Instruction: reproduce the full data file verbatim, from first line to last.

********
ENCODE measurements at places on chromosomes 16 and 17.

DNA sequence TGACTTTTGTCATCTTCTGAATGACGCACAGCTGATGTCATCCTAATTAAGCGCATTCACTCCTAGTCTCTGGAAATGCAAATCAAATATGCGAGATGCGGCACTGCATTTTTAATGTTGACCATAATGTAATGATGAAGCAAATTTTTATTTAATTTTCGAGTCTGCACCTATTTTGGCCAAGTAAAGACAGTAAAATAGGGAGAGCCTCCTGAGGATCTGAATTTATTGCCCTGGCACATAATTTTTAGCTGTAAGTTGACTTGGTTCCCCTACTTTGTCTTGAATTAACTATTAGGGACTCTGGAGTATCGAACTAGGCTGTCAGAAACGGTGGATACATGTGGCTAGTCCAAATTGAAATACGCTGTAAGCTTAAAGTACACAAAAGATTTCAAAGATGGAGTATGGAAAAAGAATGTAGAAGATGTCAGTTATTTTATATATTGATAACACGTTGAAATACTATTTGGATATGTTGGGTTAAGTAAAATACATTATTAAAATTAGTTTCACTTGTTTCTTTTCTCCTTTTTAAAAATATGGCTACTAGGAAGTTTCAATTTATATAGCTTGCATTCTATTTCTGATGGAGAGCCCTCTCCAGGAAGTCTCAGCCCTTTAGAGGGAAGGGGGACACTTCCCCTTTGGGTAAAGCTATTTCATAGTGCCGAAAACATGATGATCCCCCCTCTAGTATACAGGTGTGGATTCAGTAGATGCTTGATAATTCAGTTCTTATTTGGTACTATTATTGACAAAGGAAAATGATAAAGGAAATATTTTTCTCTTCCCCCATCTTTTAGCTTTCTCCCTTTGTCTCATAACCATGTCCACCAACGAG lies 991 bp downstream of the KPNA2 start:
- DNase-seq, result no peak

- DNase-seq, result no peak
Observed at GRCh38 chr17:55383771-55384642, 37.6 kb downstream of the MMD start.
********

ENCODE measurements at places on chromosomes 16 and 17.

DNA sequence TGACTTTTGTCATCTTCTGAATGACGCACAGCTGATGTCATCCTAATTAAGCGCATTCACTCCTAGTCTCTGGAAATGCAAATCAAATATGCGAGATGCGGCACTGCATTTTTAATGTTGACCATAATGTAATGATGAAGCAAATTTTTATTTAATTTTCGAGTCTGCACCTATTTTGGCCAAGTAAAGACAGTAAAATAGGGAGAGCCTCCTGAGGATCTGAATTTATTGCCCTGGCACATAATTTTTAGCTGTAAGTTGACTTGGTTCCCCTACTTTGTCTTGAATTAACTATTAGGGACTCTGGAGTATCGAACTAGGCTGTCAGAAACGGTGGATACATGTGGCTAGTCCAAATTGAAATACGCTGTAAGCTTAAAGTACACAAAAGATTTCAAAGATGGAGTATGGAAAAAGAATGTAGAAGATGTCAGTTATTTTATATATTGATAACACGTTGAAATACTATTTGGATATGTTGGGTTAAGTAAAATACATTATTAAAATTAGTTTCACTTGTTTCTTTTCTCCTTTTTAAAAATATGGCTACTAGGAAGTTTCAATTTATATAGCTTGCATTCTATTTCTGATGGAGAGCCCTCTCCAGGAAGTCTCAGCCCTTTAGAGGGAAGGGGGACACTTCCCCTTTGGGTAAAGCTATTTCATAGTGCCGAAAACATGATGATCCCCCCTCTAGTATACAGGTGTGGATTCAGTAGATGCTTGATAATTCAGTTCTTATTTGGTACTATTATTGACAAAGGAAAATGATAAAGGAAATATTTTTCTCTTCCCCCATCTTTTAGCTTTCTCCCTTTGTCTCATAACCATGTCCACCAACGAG lies 991 bp downstream of the KPNA2 start:
- DNase-seq, result no peak

- DNase-seq, result no peak
Observed at GRCh38 chr17:55383771-55384642, 37.6 kb downstream of the MMD start.